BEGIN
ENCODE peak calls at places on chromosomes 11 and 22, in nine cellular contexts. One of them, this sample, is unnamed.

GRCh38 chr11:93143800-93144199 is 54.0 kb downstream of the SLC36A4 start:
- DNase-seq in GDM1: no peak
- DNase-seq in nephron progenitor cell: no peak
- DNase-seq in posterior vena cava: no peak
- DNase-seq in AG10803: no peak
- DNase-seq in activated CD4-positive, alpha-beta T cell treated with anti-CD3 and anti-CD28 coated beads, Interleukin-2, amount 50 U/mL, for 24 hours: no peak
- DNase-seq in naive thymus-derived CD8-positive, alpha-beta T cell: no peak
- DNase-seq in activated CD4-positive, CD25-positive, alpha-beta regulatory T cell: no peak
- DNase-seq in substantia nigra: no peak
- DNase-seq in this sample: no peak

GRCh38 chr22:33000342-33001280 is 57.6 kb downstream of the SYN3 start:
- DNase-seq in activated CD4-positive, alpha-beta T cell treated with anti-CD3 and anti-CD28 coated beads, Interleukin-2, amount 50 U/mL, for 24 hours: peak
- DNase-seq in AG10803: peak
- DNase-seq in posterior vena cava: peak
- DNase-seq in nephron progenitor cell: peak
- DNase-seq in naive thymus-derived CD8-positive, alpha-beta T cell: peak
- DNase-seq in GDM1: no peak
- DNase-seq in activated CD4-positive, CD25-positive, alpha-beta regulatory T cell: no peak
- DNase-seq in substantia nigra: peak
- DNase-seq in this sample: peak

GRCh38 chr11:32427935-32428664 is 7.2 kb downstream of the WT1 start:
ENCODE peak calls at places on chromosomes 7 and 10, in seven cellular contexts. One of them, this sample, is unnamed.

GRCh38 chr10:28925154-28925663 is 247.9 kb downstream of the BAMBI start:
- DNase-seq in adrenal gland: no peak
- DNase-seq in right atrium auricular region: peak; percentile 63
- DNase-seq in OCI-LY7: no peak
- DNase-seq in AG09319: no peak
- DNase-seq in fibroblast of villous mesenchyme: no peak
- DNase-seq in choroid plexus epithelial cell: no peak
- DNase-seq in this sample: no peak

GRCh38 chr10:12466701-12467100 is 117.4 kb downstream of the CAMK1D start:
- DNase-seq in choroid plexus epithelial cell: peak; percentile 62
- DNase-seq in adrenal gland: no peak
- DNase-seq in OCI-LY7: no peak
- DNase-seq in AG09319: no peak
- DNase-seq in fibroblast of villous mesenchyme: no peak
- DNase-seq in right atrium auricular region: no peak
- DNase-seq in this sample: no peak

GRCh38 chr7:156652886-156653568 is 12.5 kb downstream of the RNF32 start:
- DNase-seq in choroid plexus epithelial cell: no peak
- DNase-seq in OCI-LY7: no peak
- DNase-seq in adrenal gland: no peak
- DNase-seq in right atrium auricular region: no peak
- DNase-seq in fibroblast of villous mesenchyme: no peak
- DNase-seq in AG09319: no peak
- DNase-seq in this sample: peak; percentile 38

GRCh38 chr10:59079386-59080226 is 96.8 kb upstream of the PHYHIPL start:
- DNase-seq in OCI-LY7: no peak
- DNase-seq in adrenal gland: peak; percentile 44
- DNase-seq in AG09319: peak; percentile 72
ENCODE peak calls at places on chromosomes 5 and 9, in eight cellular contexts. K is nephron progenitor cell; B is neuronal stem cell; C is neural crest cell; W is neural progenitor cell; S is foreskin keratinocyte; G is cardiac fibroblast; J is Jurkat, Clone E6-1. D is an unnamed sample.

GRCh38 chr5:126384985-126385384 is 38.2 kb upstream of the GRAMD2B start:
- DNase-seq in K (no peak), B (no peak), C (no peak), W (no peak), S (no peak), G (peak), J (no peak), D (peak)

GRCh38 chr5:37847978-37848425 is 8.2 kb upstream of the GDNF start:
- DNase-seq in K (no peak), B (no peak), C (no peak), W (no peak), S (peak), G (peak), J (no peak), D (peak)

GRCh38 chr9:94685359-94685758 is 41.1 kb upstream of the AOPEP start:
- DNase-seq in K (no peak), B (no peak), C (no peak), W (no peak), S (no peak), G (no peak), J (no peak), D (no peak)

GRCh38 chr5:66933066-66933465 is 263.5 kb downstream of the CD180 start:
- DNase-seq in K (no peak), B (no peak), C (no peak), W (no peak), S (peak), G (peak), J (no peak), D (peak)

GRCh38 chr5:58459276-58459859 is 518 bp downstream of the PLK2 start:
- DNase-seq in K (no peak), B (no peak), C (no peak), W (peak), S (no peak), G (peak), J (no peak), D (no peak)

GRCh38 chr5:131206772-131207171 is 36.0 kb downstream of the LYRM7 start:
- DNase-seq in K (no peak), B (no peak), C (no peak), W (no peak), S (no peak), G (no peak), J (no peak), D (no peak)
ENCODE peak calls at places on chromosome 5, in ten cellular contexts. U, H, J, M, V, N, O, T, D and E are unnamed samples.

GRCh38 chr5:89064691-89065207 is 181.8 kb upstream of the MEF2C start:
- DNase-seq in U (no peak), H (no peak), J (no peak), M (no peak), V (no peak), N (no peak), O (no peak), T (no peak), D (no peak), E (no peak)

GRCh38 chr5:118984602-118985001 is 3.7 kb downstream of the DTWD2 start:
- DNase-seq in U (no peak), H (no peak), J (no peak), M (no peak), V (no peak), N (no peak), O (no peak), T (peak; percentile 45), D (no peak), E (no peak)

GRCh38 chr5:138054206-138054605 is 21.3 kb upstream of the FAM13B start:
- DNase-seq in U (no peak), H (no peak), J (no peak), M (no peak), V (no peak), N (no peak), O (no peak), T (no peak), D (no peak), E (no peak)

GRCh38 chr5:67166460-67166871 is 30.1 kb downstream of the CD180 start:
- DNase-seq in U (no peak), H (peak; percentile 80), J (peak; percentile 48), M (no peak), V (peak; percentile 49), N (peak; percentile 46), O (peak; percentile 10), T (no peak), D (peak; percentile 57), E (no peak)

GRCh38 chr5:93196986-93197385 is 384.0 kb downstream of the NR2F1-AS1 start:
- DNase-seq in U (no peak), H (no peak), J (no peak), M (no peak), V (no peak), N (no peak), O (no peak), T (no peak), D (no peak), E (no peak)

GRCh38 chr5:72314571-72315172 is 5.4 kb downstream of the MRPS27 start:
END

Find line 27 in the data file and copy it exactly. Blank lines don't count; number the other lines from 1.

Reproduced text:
- DNase-seq in OCI-LY7: no peak